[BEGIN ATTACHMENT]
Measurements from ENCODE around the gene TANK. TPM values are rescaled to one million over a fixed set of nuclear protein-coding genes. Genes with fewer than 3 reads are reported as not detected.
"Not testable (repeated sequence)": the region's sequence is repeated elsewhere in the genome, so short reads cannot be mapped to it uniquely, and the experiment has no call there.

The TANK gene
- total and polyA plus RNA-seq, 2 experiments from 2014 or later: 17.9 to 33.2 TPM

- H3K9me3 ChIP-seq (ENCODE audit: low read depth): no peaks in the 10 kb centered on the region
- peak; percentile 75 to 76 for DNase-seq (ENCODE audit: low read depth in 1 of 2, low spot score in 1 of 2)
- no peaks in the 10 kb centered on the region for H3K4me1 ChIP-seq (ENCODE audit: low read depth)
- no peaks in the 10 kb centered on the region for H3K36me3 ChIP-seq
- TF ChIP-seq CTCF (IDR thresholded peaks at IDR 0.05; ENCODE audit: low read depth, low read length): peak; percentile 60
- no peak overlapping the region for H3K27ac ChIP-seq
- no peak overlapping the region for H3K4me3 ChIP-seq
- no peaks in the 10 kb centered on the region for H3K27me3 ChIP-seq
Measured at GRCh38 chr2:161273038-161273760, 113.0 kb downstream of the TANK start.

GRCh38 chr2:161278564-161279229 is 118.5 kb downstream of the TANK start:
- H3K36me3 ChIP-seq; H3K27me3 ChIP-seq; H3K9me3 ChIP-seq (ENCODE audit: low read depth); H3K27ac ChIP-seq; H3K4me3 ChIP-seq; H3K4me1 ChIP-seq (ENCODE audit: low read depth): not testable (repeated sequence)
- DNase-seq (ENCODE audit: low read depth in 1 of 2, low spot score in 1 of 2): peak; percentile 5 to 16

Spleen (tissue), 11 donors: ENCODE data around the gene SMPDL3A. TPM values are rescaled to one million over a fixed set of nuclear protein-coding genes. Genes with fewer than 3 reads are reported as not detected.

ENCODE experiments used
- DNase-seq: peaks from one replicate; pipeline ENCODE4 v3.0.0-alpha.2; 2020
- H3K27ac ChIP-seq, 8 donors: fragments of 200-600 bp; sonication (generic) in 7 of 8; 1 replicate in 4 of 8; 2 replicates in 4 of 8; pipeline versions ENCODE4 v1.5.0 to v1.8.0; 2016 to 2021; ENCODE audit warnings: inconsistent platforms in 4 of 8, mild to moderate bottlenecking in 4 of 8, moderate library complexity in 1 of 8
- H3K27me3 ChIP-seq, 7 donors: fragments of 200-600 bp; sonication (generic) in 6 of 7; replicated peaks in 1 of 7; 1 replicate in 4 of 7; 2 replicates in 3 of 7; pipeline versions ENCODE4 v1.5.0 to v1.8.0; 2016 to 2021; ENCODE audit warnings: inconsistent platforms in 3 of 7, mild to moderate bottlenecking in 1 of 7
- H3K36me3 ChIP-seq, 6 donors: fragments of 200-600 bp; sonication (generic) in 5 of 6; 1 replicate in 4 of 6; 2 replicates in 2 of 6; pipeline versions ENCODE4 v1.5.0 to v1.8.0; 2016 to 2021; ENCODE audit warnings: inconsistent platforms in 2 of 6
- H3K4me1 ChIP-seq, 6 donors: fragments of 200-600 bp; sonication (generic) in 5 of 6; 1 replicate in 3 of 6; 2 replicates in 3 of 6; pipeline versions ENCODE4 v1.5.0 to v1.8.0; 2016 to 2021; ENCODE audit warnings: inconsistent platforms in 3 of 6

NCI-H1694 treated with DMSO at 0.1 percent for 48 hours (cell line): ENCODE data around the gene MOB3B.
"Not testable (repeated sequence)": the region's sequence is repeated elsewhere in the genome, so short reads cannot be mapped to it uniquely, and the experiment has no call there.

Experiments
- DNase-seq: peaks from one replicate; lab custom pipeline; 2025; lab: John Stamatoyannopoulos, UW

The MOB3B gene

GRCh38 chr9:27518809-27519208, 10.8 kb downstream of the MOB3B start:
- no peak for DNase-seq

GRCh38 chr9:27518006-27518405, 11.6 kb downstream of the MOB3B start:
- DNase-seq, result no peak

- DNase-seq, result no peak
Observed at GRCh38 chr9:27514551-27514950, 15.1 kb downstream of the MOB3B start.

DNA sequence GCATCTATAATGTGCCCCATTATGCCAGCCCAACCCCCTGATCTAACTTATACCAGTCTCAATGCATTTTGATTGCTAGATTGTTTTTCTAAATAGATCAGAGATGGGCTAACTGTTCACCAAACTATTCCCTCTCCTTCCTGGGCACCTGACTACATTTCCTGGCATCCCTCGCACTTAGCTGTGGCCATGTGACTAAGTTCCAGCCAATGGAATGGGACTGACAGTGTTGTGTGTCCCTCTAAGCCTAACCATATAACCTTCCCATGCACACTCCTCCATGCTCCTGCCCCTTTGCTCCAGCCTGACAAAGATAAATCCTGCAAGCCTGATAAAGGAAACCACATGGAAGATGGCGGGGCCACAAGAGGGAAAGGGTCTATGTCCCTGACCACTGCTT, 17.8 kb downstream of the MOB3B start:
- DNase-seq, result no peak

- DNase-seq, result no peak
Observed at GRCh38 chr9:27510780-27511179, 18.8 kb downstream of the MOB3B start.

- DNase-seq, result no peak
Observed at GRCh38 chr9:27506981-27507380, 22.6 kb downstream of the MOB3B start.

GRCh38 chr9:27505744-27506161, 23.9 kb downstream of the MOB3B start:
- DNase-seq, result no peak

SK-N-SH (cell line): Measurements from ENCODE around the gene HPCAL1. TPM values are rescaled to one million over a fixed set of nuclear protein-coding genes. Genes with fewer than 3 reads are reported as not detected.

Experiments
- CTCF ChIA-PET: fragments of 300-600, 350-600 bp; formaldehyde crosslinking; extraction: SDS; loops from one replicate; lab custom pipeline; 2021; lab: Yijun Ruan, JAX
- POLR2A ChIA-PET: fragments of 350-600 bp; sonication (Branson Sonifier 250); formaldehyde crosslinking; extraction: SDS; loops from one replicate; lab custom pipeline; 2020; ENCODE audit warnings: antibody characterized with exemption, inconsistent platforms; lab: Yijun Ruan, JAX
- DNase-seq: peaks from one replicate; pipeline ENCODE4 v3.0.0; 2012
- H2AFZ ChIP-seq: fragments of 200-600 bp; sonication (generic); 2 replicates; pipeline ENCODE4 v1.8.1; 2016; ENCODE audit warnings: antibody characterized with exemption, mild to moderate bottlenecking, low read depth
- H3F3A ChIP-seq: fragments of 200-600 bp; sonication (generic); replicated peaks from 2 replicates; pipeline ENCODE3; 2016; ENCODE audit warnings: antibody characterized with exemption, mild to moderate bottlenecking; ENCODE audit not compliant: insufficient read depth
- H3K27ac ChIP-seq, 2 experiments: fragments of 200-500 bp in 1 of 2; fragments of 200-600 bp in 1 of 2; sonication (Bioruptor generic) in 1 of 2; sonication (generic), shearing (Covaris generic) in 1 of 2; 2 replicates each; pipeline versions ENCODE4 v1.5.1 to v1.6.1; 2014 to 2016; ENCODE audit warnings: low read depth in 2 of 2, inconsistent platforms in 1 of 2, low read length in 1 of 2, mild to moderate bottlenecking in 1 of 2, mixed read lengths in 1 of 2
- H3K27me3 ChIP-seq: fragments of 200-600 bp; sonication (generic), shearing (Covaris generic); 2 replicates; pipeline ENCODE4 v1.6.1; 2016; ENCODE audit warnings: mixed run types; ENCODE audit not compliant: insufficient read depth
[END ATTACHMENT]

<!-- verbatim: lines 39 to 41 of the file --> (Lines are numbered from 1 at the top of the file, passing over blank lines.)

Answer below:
- DNase-seq, result no peak
Observed at GRCh38 chr9:27506981-27507380, 22.6 kb downstream of the MOB3B start.

GRCh38 chr9:27505744-27506161, 23.9 kb downstream of the MOB3B start: